Oh, dear. This is a lurching Frankenstein of a movie, made from successful bits of other films clumsily cut out and stitched back together.
Look! There’s District 9’s spaceship. Wow. There’s Independence Day’s stirring speech to the troops. Hey. Isn’t that the big Hummer from Aliens driving through a confined, tunnel-like structure and mowing down all the, er, aliens?
The film lumbers from scene to stolen scene, each one only reminding the viewer how much better the originals were. Even Aaron Eckhart seems aware something’s not right, and he kept a straight face all through The Core.
And in a movie that lifts so shamelessly from its betters, the odds that each helicopter was going to thrum-thrum its way safely through to the final credits were always narrow.
How we reach the pivotal scene is thus: a small band of marines is, for no good reason whatsoever, sent deep into alien-held LA territory to rescue some people from a police station. (Note for military fans: the latest marine-enemy-incursion technique is to walk full stride down the centre of enemy-occupied streets talking loudly about relationships.)
The aliens – a spectacular piece of filching: essentially District 9 prawns with Predator heads – pretty much let the marines walk to the police station, then lay siege to it (just like in Assault on Precinct 13). Before long, the heroes also catch a live alien and experiment on it (Independence Day again) and escape in a runaway bus (Speed).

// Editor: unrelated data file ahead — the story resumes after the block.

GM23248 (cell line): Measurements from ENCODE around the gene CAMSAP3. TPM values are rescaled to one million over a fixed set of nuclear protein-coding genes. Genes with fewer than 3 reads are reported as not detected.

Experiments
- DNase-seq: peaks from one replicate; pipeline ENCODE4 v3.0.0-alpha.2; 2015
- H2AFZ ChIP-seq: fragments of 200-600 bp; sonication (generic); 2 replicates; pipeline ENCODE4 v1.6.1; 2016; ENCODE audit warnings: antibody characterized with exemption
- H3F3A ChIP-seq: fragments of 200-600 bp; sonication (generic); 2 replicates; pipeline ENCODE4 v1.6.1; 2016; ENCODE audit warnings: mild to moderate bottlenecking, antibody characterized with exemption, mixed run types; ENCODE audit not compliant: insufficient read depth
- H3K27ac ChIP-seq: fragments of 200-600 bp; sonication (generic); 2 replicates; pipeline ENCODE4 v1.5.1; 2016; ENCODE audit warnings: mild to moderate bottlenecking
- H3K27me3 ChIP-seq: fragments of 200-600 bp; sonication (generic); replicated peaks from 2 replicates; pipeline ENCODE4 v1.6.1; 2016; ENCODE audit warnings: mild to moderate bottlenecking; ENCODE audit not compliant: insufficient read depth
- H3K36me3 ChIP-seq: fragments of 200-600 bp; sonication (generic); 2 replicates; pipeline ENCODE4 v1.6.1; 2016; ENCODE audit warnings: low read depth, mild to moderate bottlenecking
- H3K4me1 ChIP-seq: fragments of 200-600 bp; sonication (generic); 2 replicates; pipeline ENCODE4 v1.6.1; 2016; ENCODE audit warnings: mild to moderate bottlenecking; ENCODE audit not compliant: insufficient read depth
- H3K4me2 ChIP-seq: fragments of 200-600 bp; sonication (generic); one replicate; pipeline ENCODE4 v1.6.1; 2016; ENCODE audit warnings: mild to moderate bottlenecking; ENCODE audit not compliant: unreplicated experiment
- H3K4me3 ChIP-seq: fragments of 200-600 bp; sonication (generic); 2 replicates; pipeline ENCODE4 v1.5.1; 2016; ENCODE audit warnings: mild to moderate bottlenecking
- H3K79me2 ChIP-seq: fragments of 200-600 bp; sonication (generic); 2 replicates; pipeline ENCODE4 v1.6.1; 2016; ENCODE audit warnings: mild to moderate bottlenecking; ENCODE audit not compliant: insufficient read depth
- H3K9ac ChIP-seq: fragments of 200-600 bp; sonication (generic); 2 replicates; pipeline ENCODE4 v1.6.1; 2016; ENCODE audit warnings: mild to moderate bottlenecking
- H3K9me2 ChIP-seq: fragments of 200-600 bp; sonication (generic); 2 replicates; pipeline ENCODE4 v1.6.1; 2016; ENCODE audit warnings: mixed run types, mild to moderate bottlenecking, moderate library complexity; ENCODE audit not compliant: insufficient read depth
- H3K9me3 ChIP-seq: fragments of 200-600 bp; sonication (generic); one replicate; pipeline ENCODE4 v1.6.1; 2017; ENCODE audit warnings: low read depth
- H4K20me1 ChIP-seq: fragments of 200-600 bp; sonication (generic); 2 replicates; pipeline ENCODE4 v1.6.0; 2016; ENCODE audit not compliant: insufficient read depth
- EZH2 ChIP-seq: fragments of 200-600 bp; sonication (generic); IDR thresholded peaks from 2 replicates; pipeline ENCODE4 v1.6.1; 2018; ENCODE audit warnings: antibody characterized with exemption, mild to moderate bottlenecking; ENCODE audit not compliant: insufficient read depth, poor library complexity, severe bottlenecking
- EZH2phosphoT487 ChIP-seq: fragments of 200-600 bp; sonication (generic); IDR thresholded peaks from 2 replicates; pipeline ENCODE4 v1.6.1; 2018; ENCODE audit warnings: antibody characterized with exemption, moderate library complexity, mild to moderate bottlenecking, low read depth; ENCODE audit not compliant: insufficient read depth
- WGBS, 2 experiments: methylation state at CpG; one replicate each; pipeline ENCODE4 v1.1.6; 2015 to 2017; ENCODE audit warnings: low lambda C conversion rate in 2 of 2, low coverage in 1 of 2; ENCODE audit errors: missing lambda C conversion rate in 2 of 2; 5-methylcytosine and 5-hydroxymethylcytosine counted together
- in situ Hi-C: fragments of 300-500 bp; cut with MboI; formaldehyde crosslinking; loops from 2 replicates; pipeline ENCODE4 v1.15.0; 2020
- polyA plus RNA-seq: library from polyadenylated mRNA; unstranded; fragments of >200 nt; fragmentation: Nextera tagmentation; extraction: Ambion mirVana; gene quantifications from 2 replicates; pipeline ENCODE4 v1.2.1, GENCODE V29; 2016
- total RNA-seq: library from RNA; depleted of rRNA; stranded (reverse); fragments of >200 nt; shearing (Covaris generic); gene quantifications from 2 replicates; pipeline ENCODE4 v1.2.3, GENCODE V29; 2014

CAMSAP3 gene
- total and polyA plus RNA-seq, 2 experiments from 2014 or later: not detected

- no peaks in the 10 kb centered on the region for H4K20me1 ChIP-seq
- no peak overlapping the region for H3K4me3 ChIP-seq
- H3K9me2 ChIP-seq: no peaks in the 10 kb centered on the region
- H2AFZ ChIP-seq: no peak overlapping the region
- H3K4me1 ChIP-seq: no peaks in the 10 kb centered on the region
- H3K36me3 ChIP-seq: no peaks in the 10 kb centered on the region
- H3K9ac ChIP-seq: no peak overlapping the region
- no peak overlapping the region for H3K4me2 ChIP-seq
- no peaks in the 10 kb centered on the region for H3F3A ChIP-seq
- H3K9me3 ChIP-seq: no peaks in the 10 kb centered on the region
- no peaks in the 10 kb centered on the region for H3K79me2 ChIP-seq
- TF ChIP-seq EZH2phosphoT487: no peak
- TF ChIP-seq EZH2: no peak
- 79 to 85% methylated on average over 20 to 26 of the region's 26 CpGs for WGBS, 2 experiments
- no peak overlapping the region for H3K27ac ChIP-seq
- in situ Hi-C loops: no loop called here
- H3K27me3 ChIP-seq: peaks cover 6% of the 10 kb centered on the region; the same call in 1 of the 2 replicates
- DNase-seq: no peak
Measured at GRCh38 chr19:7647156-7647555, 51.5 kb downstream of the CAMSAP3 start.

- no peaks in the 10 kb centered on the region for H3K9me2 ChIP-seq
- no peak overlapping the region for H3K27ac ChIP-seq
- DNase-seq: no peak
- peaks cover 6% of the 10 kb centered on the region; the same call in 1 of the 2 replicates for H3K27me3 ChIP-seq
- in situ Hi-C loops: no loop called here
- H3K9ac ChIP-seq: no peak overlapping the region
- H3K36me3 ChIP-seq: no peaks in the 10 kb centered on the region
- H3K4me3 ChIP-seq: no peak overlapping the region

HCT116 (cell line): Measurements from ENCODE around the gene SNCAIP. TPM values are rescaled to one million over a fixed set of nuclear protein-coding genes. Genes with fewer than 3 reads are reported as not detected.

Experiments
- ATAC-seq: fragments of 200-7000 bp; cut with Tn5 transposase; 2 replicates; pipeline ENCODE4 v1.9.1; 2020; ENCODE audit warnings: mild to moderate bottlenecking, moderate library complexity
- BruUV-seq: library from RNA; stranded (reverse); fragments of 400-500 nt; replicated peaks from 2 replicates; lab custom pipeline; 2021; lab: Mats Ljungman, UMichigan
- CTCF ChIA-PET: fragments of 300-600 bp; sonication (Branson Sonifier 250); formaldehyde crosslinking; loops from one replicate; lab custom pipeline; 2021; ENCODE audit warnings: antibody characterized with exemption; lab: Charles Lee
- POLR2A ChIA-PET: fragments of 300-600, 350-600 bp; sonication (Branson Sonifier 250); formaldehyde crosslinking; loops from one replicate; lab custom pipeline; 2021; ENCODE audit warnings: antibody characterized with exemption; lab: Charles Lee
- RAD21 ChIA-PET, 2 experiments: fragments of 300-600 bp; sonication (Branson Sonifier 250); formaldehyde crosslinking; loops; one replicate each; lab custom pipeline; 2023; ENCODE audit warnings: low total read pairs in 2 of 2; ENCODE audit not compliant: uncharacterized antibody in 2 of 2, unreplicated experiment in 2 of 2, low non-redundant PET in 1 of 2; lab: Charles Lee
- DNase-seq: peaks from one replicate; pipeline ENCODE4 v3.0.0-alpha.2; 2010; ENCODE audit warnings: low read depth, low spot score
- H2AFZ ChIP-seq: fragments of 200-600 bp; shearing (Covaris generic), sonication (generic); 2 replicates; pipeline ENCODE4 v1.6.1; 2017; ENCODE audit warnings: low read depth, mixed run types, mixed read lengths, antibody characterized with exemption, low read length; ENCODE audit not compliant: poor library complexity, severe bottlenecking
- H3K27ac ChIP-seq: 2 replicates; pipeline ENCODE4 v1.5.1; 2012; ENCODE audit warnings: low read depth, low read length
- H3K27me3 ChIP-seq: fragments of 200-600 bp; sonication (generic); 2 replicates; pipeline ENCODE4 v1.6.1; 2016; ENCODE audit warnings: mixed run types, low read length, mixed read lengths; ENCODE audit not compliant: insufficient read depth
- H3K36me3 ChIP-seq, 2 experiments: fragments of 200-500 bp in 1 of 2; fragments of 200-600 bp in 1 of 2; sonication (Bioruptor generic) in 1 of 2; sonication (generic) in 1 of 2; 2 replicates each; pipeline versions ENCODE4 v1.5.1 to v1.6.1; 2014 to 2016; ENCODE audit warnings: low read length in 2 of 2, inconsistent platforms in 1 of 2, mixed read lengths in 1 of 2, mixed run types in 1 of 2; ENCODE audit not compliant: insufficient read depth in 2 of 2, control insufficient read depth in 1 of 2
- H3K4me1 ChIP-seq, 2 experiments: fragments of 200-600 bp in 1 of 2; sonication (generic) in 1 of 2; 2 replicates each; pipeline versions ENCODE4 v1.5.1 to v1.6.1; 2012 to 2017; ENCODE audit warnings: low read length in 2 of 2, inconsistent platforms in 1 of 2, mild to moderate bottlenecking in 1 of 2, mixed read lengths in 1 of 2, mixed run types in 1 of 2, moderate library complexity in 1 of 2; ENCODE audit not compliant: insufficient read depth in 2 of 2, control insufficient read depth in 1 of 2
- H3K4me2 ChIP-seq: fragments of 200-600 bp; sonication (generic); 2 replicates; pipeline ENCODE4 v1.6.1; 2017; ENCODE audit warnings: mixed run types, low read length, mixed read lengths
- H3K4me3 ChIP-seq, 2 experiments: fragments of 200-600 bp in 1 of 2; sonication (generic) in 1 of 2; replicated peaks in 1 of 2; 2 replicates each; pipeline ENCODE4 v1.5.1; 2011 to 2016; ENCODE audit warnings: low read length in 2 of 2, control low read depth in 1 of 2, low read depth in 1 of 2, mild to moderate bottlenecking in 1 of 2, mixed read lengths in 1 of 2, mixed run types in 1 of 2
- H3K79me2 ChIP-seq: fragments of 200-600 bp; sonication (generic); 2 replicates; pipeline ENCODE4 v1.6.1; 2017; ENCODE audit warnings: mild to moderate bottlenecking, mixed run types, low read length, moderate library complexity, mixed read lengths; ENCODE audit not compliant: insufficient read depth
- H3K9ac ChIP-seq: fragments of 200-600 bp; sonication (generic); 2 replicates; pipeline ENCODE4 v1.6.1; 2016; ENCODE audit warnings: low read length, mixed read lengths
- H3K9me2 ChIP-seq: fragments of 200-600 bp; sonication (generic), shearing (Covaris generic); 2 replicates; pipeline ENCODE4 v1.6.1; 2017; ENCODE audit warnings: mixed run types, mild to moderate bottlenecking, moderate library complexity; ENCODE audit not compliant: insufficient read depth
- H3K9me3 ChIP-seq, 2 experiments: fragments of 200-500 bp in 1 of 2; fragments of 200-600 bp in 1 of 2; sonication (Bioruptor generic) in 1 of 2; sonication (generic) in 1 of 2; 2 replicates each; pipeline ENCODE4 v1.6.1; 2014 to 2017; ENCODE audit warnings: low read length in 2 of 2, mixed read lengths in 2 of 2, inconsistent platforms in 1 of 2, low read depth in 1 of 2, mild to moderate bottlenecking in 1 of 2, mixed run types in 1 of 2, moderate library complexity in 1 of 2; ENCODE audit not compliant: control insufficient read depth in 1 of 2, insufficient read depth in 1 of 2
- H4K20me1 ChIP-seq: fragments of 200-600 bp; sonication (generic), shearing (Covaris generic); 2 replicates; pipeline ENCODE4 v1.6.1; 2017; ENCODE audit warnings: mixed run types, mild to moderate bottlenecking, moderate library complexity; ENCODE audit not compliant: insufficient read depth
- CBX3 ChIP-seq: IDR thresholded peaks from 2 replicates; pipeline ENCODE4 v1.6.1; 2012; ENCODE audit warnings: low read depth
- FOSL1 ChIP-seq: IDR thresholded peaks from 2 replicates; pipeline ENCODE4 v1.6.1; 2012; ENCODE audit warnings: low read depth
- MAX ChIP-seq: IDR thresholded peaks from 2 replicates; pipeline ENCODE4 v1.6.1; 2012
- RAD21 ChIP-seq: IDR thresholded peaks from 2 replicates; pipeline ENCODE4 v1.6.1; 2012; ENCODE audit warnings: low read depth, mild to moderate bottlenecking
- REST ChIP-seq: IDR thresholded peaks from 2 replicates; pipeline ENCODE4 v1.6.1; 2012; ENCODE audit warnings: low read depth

Having established its cut-and-paste credentials so confidently, by the time a ‘rescue’ helicopter lands next to the station the only real question is how it’s going to be despatched. Now, I don’t want to spoil all the fun, so I’ll just lay out the bare facts and see if you can guess.
The helicopter lands and is loaded full of injured marines – several of whom have been given hastily constructed ‘backstory’ in the opening scenes (pregnant wife, something to prove etc) so we care about them. At the very last moment, Aaron Eckhart runs out of the station holding two young children, but is JUST TOO LATE to get the adorable young scamps aboard the unquestionably safe airborne vehicle before it takes off.
As to what happens next? Well, I was as shocked as you’ll be. The helicopter is barely 50 feet in the air when a District 9-lite spaceship either shoots or goes straight through it. (I’ve rewound three times and still don’t know. The CGI is terrible and the editing so fast-cut that Michael Bay reportedly wrote in to complain.)
The explosion itself is prime computer-generated-tat. Tonnes of burning shards of unconvincingly rendered metal and rotor blades crash down all around the marines and kids. However, given that such a quick death would afford no opportunity for a final ‘Give this to my wife’ / ‘Marines. Ra-hoo!’ emotive speech, no-one is even scratched.
Not that you’re interested, but that woman from Girlfight – here making her turn in Avatar look like Sophie’s Choice – works out that if they can just destroy this one, hard to reach silo then the whole baddie infrastructure will come toppling down (Star Wars, anyone?). By the final scene, I felt like toppling over myself.
This is a deeply unnecessary film.
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